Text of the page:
There are certain applications that do an unusual amount of reading and writing data. Under normal operating circumstances, these applications work fine. But what happens when those disk-intensive applications start competing with other applications? When this happens, a serious slowdown can occur. You can prevent those slowdowns with the help of RAM disks.
A RAM disk is basically a special partition of your PC’s memory that has been formatted and configured (via a special application) to be used as a high-speed target for data reading and writing. These RAM drives are significantly faster than traditional storage, so those applications will see a noticeable boost. Let’s take a look at the process of creating a RAM drive in Windows for this purpose.
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Step 1: Download and install the necessary application
One of the best applications that I have found for this task is Dataram’s RAMDisk. You can download a free version that will give you up to a 4GB RAM drive. If you need more than 4GB, you can purchase the registration license for only $9.95. I would recommend trying the free version first to make sure the tool will suit your needs.
Once you have downloaded the file, go ahead and install it. The installation is as simple as any other Windows install. After you have the application installed, you are ready to start creating your RAM disk.
Step 2: Configure the RAM disk
To start the configuration tool, click: Start | Dataram RAMDisk | RAMDisk Configuration Utility. When you start this tool, a small window will open (Figure A) where you take care of all the RAM disk configurations.
The maximum size of your RAM disk will depend on how much spare RAM your computer has (you will want to have plenty of extra RAM) and whether or not you have purchased a license.
Enter the size you want, check the type of partition you want to use, and then click Start. You will be prompted to install the device software in order for this to work. The installation of the drivers is part of the RAMDisk start-up.
Note: There are a few reasons why a RAM disk will fail to start. First and foremost is that you need to have administrative privileges for this to work. If you have admin privileges and the RAM disk still fails, lower the size of the RAM disk and try again.
When the RAM disk has been initialized, it will show up in Windows Explorer as a regular disk (in my case it is showing up as Local Disk I).
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Now, it is very important to understand that, by nature, RAM disks use volatile storage. In other words, when you stop that RAM disk (by either manually stopping it in the RAMDisk utility or by rebooting the computer) all the contents of that RAM disk will be lost.
Fortunately, Dataram has thought of this and gives you another option in the configuration. If you look at the Load and Save tab, you will see that you can set the RAM disk up so that it will load at start-up. You will also want to consider the box marked as Save Disk Image on Shutdown. If you know you do not want to lose the data on the RAM disk, you MUST check at least this latter option. You can also set it up to autosave an image of the RAM disk if the data you are writing to the RAM disk is crucial and you want to ensure it is saved.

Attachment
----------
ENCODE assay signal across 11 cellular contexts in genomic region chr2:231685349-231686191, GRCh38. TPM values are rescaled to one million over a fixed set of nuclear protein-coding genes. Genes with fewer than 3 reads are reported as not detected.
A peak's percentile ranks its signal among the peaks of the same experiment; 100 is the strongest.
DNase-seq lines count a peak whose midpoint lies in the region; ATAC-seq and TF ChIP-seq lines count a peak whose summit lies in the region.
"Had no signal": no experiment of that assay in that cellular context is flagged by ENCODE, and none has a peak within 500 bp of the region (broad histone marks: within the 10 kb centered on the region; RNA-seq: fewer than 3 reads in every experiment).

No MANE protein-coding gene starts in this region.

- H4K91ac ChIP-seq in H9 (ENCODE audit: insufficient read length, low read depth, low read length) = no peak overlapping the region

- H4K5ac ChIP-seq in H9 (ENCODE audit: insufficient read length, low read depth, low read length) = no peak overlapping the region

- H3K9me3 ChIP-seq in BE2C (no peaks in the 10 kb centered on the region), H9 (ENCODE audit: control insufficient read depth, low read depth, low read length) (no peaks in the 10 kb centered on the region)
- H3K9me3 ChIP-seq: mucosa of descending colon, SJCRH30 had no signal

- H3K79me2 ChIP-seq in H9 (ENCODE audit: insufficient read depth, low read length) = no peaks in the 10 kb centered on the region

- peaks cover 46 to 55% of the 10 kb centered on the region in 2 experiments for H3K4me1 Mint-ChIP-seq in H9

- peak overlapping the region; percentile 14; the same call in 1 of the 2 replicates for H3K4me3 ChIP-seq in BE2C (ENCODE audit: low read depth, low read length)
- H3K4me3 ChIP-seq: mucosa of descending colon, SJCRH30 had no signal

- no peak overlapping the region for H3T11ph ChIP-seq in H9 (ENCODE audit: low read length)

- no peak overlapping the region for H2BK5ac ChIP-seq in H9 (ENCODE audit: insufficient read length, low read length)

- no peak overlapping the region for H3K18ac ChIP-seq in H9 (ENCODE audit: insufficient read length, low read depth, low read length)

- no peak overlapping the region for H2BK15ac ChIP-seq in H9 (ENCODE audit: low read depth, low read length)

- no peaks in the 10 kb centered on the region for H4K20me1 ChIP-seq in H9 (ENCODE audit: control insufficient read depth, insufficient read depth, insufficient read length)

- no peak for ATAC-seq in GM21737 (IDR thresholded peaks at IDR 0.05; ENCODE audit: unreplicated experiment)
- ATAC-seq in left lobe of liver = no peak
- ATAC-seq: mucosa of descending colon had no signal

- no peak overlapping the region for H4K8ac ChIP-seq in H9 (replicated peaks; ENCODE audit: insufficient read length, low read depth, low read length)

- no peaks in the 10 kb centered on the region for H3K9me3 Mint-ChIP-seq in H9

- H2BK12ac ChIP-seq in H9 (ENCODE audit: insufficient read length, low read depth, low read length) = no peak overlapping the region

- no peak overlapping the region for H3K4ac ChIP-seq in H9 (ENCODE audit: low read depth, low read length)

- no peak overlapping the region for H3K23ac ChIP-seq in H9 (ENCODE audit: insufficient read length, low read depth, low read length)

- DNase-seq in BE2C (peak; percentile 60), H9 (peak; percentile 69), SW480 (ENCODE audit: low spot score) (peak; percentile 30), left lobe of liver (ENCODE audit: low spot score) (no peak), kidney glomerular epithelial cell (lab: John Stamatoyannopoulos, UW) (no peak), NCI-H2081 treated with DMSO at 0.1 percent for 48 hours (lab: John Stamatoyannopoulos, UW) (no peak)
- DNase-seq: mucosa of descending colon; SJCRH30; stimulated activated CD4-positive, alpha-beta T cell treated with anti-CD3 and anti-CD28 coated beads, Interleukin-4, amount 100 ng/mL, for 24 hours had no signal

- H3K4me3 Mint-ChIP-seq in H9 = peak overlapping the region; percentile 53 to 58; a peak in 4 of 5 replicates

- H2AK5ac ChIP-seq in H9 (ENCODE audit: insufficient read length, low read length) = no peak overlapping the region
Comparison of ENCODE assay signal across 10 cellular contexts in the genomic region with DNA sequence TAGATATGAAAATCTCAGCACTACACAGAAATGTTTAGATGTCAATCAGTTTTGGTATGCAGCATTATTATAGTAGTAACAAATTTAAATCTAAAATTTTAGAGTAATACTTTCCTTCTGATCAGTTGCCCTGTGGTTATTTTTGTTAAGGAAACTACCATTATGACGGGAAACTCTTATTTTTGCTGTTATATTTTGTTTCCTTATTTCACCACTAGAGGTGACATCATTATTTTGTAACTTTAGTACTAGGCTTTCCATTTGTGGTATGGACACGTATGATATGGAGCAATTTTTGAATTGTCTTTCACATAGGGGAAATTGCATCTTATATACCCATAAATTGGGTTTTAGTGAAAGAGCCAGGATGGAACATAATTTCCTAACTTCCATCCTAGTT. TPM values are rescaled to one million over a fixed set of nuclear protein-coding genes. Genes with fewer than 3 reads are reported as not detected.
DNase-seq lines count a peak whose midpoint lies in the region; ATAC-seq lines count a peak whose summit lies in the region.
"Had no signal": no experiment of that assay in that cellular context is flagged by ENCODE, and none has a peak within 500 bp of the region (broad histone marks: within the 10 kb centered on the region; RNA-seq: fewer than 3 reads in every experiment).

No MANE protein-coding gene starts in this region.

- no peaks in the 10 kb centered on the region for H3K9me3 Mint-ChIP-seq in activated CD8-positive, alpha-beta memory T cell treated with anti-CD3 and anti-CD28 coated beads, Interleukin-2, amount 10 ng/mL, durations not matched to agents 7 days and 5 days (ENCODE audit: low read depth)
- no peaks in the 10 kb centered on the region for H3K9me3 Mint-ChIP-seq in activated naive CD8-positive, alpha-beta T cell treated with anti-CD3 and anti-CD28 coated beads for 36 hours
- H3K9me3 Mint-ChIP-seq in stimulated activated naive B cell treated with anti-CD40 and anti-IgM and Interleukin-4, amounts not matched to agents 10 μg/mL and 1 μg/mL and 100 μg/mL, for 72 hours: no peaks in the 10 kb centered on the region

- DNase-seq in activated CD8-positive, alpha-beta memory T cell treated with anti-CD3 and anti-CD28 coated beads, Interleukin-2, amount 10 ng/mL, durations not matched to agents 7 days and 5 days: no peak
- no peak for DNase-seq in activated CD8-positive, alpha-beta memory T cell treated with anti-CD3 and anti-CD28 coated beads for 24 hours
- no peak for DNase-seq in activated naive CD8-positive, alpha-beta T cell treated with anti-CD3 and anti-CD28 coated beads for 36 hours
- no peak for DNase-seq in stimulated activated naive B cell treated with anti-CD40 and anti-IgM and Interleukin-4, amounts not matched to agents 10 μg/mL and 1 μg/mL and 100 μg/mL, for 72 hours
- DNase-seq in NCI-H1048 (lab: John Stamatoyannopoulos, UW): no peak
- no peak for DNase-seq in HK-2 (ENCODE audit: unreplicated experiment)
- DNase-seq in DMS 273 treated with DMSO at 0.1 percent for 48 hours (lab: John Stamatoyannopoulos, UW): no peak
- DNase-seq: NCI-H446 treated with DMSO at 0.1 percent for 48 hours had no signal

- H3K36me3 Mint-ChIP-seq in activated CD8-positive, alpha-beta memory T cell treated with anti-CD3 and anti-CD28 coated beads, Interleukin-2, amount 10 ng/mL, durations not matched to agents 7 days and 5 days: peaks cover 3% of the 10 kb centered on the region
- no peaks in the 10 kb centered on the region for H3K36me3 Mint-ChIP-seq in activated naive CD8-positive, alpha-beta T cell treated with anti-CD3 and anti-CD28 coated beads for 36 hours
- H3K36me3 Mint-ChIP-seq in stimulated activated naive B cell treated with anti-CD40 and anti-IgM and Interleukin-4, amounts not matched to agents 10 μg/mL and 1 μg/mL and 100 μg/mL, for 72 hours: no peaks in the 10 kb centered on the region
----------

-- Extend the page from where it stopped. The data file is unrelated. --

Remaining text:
Step 3: Use the RAM disk
One of the easiest ways to use the RAM disk is for temporary Internet files. You can move the temporary folder for Internet Explorer over to your RAM disk, which will do two things: First, it will speed up Web browsing, and second (if you set the RAM disk to not save the image) it will lose all browsing history every time the machine is rebooted. So you get a speed increase and an increase in security.
To do this, open Internet Explorer and then click Tools | Internet Options | General. In the Browsing History section, click Settings. In this new window (Figure B), you will need to make sure the size of the disk space to use is less than the size of the RAM disk you intend on using.
By default your temporary IE storage folder will be on C. You need to redirect this to the RAM disk.
After configuring the size, click on the Move Folder button and then relocate the folder to your RAM disk. Click OK when you are done with this task.
Another great use for RAM disks is for application building. If you are a programmer and want to try to cut down build times, try moving your build folders to a RAM disk and build from within. You will find your build times can be cut by approximately 25 percent. Although this may not sound like a terribly huge time advantage, if you constantly have to rebuild (during testing phases or the like), that 25 percent is going to mean a lot at the end of the day.
RAM disks are very handy tools for those trying to squeeze out as much performance and/or security as they can from their PCs. Give RAM disks a try and see if you can manage to increase your PC’s or application’s performance. If you have found an interesting (or helpful) use for RAM disks, share your experience with your fellow TechRepublic users.